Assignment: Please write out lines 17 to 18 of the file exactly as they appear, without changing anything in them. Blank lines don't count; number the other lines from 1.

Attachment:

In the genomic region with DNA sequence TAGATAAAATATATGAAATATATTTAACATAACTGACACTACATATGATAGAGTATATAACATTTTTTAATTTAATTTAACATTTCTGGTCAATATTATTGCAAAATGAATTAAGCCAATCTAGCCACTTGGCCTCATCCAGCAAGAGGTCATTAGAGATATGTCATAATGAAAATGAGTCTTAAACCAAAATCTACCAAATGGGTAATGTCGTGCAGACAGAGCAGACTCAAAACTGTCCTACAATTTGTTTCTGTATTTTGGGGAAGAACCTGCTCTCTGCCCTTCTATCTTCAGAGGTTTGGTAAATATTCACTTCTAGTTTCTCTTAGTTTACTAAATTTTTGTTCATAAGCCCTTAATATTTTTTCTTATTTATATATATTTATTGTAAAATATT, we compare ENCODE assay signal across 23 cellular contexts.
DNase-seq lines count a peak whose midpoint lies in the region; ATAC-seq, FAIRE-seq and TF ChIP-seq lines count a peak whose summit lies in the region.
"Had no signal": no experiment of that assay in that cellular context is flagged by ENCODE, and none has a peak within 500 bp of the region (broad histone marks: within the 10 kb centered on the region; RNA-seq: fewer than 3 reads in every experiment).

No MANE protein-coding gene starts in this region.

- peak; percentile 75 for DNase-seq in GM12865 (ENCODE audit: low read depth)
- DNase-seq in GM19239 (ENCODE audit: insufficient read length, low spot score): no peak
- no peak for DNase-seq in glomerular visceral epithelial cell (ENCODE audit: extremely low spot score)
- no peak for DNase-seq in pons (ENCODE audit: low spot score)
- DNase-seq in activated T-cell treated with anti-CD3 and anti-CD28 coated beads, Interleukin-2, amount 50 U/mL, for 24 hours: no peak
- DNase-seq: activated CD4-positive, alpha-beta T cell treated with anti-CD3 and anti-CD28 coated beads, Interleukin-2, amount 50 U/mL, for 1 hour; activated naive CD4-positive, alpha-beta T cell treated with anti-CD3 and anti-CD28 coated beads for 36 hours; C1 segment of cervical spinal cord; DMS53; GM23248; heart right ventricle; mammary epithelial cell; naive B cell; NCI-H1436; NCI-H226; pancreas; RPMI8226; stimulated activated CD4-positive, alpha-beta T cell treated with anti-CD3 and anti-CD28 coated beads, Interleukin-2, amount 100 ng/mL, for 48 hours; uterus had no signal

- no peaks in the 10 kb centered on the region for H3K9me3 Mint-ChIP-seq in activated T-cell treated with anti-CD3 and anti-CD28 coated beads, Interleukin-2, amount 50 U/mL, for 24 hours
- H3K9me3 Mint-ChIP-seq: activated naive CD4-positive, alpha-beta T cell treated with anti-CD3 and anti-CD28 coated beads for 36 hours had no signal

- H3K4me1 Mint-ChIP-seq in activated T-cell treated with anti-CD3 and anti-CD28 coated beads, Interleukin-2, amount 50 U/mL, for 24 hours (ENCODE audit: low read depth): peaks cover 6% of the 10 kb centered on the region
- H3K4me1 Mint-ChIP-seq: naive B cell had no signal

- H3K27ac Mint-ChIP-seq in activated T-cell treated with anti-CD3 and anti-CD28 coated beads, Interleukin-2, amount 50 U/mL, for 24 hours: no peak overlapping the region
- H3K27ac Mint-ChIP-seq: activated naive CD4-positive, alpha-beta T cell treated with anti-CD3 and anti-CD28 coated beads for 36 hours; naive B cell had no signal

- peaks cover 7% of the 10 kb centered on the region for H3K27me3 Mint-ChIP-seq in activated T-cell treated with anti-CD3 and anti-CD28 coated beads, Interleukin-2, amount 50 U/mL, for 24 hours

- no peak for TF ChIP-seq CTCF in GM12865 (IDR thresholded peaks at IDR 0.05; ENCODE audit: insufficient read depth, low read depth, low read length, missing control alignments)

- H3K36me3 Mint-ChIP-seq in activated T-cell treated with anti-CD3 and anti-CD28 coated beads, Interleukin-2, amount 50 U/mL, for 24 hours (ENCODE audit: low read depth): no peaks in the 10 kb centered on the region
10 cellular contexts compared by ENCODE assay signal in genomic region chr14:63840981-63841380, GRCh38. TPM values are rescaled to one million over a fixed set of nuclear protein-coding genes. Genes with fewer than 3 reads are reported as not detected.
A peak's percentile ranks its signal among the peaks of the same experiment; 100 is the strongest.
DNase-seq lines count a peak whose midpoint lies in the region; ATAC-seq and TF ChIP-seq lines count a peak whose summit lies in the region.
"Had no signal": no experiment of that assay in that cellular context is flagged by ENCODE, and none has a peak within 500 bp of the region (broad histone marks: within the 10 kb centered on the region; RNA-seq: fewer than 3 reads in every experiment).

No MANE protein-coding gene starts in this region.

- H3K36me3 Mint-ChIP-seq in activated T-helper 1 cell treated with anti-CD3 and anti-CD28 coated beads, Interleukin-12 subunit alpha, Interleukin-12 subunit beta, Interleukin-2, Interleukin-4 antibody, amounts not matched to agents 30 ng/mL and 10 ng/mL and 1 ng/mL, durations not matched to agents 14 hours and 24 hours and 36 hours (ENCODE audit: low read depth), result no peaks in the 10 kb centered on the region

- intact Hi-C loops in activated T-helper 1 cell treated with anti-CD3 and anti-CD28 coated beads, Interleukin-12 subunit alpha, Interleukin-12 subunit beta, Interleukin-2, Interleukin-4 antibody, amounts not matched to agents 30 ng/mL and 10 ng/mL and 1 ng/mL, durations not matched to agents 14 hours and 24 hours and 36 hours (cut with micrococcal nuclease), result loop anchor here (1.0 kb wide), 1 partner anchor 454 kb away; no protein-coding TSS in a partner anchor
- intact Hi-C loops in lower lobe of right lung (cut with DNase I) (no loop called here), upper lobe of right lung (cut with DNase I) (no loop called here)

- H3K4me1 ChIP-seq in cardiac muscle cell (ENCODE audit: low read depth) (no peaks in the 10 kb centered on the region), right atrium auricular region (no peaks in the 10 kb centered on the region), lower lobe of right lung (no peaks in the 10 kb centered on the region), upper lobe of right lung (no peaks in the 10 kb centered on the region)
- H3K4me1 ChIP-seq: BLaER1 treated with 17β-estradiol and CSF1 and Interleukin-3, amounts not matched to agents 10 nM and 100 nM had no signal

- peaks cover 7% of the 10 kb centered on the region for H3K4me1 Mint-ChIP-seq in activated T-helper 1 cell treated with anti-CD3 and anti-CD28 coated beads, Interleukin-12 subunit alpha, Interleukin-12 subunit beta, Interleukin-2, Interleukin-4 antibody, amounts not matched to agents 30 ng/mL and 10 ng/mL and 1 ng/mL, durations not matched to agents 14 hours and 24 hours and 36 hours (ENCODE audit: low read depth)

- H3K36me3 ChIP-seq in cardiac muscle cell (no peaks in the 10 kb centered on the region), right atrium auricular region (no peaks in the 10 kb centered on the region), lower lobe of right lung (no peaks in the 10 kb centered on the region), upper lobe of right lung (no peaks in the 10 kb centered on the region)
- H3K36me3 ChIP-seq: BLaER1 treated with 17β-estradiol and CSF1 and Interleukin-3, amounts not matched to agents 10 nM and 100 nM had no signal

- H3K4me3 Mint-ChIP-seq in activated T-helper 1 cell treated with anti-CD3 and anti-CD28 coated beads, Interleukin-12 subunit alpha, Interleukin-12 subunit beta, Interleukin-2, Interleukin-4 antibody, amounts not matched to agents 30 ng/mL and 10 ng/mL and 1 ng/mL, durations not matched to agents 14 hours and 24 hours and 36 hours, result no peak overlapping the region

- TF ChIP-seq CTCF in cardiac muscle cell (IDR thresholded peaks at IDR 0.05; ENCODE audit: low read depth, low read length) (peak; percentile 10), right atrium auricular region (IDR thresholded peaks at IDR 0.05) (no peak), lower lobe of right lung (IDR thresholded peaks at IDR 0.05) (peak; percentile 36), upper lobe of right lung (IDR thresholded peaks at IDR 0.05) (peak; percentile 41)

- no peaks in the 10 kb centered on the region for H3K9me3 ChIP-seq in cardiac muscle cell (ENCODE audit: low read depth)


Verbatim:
- peaks cover 7% of the 10 kb centered on the region for H3K27me3 Mint-ChIP-seq in activated T-cell treated with anti-CD3 and anti-CD28 coated beads, Interleukin-2, amount 50 U/mL, for 24 hours

- no peak for TF ChIP-seq CTCF in GM12865 (IDR thresholded peaks at IDR 0.05; ENCODE audit: insufficient read depth, low read depth, low read length, missing control alignments)